If your journal also houses your to-do list, then efficiency in creating those lists is necessary to get the job done.
One of the biggest culprits of to-do list failure, of not achieving the goal, is the tedium of having to write and rewrite your list on tasks to complete on a regular basis. Delay writing burnout by creating templates.
If you know that you will create a to-do list every day or every week in your journal, it might be a good idea to type a list template that you can print and affix to your paper journal.e.g. If you have a weekly to-do list for the foreseeable future that has as its focus Housing goals, Blogging goals, and Financial goals, then type those headings in a simple table, leaving blanks for you to write in the specific goal each week.
If you are using a digital journal for your list, create a to-do list template that you can copy and paste every day or every week.
Continue tweaking your journal and your lists until it fits your life. Pay attention to what fatigues you about your writing and what brings you a sense of well-being.
And remember that what worked for you in a different phase of life might need to be tweaked for your current phase of life.
Author Elizabeth Gilbert has a thought-provoking question which might help you and me de-clutter and grieve at the same time: Is your home a museum of grief?
Do you hang on to mementos and journals that make you cringe every time you see them? Are you crestfallen every time you step into your storage area and see all the unfinished projects you could have-would have-should have done?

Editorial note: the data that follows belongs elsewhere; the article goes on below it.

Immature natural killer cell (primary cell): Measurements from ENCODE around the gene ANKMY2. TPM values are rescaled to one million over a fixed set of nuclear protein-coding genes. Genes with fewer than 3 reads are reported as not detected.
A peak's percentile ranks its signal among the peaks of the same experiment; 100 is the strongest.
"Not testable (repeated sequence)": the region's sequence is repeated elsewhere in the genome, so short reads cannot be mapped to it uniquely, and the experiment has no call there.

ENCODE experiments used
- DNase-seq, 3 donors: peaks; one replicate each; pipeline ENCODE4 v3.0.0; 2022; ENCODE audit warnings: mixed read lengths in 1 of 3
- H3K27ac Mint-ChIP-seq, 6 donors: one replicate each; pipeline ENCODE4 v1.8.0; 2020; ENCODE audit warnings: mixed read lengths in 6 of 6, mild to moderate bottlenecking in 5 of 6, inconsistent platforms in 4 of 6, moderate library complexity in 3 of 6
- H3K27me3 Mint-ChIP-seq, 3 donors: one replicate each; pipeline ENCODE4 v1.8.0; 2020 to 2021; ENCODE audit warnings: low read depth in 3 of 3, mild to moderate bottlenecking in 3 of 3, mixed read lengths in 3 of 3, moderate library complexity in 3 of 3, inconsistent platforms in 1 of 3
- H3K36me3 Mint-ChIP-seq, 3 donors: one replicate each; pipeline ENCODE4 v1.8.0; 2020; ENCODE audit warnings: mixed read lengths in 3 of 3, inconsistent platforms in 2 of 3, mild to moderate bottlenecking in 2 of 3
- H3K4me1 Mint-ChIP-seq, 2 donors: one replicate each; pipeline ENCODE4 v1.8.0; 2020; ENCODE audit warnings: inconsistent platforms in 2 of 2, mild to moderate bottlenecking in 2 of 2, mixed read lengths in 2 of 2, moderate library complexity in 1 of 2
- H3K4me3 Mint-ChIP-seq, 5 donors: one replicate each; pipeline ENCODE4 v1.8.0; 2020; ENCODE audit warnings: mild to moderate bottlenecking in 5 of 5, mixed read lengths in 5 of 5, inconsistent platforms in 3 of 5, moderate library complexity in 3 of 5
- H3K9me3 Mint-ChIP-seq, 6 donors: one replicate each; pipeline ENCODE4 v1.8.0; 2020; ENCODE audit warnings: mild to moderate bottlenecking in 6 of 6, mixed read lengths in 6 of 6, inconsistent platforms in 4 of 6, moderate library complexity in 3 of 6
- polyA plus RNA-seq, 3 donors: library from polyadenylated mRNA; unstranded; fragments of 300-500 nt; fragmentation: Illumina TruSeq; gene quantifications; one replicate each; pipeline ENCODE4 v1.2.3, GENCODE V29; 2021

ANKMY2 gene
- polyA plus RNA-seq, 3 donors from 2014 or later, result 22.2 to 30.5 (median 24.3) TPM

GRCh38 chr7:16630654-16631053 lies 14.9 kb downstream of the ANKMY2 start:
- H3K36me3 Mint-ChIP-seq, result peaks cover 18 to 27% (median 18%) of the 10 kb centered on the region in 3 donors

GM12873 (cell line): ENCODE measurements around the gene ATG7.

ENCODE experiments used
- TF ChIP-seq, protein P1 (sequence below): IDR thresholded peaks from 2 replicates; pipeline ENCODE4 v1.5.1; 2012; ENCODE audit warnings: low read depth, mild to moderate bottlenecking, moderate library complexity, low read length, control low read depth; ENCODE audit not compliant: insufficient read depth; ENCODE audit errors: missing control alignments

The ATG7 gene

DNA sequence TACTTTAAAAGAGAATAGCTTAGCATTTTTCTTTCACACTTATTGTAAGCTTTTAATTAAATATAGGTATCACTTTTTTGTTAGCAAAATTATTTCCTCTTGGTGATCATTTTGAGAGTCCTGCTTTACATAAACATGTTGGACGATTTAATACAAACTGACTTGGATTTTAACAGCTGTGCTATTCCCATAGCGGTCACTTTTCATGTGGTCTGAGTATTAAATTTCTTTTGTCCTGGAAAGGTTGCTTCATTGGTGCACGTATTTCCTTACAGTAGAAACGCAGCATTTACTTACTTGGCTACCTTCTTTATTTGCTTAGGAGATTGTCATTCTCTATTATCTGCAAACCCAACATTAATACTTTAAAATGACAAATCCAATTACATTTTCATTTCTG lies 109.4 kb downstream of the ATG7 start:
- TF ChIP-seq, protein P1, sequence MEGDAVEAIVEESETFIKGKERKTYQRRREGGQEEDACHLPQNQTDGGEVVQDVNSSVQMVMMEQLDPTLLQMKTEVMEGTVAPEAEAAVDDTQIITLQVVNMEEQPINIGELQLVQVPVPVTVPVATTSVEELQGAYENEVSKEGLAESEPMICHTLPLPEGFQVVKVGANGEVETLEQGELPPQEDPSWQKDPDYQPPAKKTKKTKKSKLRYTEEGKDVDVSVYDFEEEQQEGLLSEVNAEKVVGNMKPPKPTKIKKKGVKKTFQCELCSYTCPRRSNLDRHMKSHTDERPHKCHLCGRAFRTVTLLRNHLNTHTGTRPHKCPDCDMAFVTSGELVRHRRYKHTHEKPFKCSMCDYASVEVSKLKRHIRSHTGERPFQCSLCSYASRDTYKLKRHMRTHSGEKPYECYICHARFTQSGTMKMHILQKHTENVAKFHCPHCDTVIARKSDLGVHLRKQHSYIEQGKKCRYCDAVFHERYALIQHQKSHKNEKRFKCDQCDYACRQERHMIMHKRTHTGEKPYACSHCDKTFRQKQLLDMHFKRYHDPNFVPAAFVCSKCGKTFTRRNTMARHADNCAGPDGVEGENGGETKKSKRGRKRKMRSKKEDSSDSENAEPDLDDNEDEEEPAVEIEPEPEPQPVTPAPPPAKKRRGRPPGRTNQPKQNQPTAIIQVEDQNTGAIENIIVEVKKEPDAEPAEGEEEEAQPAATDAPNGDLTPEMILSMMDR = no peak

It might be time to let go. The things that are not helping you reach your goals, the items which drain your energy are taking up space in your house and in your life. Space that can be used for the people and things that you love.
Last year, I began to give away, recycle or toss all the things I just haven’t gotten around to doing, or the things that caused me unhealthy grief to keep.
The hardest part for me was ridding myself of a few rejection notices that I had received for internships in school many years ago. I had carefully organized, alphabetized and labeled the rejection notes in a binder with other old school papers. I think the idea was to have them in case of a documentary about my life after I had become a successful screenwriter. It would make for great drama.
I finally tossed them and I haven’t missed them for a second. I don’t know why I kept them. I suppose formal institutions were a part of my identity, even the unpleasant parts. I did keep the one acceptance notice which, combined with my hard work that summer, lead to another summer internship the next year. You only need the one acceptance to begin.
A problem area for me has been THE OUTFIT! The Outfit is what I wore on the evening that a person whose company I enjoyed first called me “gorgeous.” Circumstances are such that we’ve since parted ways, never really knowing each other, but the The Outfit remains a stronghold. As if keeping it will bring back an opportunity. It won’t. But somehow I’m attached to it. I carried it around for nearly a decade before I finally gave it away to charity last year. Have I missed it? Every now and then, but for the most part, no.
Is your home a museum to grief? What ideas do you have to de-clutter these kinds of items? Do you have any prevention ideas?
Still need help? Find great de-cluttering ideas from Taylor over at Home Storage Solutions.